PEOPLE: INFRINGE meet the lovable Daisy Puller and learn how tapping into the power of hair and drag have helped her face difficult stages in life, from getting through high school to thriving while HIV positive
Film + Interview: Michael Lindsay
Photography: Panos Damaskinidis
Words: Katharina Lina
Special Thanks to Daisy Puller + Wig Chapel
Who is Daisy? Daisy Puller is 85% hair, 15% desperation. An eyelash-batting, cocktail-sipping, happy, ditzy Miss Congeniality. “When Daisy walks into the room nobody’s gonna miss her. She’s 8 foot tall. Hair bigger than…what’s something that’s really big? Because it’s bigger than that,” Dan (Daisy’s alter ego) laughs.
“You can’t walk into a room with this huge big hair and then be a wallflower. It gives you a gateway to release that unstoppable part of yourself. We all have it. And for Daisy massive, glorious, ridiculous wigs are her way of tapping into that power”
Playing with hair and clothes has always been a creative outlet, a way to escape, and Daisy learned early on the significance of understanding the language of hair. Growing up in Toowoomba, a city in southern Queensland, Australia, Dan’s catholic school had a strict dress code forbidding boys to have long hair, much to his dismay. When he was finally allowed to sprout his Auburn ringlets, his peers assumed he was an indie kid who listened to the Foo Fighters. In reality, Dan would go home and meticulously style his hair like a 1964 swirl ponytail Barbie: “I remember I’d spend hours in the bathroom combing my fringe, trying to work out how you do that thing where you wrap the ponytail with your own hair.”
The trendy-at-the-time grunge look to which his hair length was attributed was a convenient camouflage for the fabulous truth, and Dan soon realised he could further benefit mastering the language and impact of hair. Daisy’s signature wigs – ahem, I mean Daisy’s real hair – were crafted by hair wizard Jack, the owner of Wig Chapel, and all share the same honey blonde tone.
“I really enjoy working with [Jack from Wig Chapel] because I can take three or four really random references and he manages to stitch them together into something that is more glorious, beautiful and more high end than I would ever have dreamed of myself”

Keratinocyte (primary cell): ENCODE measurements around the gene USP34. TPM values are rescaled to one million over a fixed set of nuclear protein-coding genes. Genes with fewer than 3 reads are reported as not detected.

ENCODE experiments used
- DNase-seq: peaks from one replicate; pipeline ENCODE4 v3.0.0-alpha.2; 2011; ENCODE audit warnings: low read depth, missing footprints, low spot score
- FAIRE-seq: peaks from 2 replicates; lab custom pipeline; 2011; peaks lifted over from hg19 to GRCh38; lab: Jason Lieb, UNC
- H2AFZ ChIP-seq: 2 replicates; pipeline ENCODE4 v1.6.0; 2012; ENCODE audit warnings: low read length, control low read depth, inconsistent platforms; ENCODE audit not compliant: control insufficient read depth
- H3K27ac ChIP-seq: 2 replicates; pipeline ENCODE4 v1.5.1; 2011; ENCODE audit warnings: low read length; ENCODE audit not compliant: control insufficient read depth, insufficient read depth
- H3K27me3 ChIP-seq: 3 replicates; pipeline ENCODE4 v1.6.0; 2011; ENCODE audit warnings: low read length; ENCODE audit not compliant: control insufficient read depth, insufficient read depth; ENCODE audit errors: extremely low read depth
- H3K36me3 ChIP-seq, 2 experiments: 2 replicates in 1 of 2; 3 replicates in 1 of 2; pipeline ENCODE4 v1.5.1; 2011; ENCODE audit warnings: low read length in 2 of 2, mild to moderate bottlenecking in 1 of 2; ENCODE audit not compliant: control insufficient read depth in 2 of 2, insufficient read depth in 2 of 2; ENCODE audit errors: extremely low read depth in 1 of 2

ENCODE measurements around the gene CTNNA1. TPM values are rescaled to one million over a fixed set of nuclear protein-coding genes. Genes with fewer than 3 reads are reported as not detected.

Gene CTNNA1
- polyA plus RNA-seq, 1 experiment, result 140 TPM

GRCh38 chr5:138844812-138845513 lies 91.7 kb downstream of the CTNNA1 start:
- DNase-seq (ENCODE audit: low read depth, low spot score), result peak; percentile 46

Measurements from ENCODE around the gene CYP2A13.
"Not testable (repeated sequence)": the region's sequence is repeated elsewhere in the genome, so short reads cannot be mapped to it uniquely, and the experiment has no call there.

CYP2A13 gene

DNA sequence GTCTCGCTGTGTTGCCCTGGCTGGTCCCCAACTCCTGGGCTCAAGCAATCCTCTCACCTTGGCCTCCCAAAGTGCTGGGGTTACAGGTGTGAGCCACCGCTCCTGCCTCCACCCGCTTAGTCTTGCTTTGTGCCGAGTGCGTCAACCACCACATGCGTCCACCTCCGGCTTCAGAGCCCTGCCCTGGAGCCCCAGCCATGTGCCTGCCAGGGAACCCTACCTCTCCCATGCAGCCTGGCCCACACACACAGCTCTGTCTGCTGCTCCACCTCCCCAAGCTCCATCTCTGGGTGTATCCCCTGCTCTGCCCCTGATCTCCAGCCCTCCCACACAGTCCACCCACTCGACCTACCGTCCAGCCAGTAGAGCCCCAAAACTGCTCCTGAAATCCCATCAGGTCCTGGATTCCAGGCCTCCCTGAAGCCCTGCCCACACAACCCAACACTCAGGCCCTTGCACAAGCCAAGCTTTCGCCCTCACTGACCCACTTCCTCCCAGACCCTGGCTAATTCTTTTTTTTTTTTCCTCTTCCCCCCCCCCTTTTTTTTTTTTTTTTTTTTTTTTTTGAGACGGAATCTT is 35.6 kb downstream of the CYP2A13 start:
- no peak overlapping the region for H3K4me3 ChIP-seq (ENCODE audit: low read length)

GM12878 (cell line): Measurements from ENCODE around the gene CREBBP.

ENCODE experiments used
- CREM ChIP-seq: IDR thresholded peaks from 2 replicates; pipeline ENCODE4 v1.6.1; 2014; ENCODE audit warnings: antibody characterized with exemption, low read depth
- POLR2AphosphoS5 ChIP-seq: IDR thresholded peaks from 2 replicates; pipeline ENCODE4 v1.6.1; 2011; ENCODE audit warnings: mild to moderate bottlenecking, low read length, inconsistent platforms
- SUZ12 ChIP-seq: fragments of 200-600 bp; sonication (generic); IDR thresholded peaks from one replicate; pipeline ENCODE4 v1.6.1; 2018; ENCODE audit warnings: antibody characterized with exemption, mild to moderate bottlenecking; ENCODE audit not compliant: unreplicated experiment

“The choice to always be blonde was conscious. I feel like it’s probably because like everybody I’ve grown up under this inexorable influence of Western beauty standards. I loved all of these references from the 60s.” Dusty Springfield, the old Barbies, Veruschka – name a blonde icon from the swinging 60s and chances are Daisy is obsessed. This Western saturation of aspirational blonde beauty found its way into the minds of the youth, representing to young Dan many things that he believed he was not: gorgeous, popular, and the life of the party. “I didn’t really have very many friends. I was really weird, I didn’t fit in, I didn’t play any sports, which is the main currency in Australia. I think Daisy is my childhood idea of what a popular, glamorous, fun-loving woman would be.” Be it the blonde colour or simply an inner power tapped via the big wigs, “Daisy’s got more friends. Daisy gets bought more drinks. Daisy gets invited to more parties.”
“You put together a look, you’re gonna make sure you’ve got the right bag, or you’ve got the right shoes. Without the wigs, without the hair, it doesn’t work. That pulls it all together"
But Daisy takes care of Dan, too. In 2018, as Dan was digesting the shock of his HIV positive diagnosis and its hovering stigma, Daisy was preparing for her biggest performance ever at the Miss Sink The Pink pageant. No matter how ridiculously extravagant or flamboyant his art direction ideas were, Dan shares that his rehearsals were filled with sheer acceptance and unconditional support. “I was going through this horrible period of self loathing and shame and secretly sneaking off to doctor appointments… If I hadn’t had that outlet, that escapism of preparing Daisy for this big show, I don’t know whether Dan would have been able to cope.” Both Dan and Daisy want to contribute to raising awareness around HIV by talking about it, normalising the subject and educating the general population. Since the AIDS epidemic disproportionately affected gay men and trans women, queer communities suffered the excruciating loss of a generation of elders. “It’s important to me that Daisy can talk about it and she can be – I guess I’d like her to be one of those role models that we lost as a community.” But in true Daisy fashion, Daisy doesn’t want you to be bummed out. In fact, she says it’s a lemons and lemonade type of situation.
To laugh, party and engage in debauchery with Daisy, keep an eye out for her and Coco Femme Fontaine’s seasonal show Love Potion No. 9 or follow her on Instagram here.
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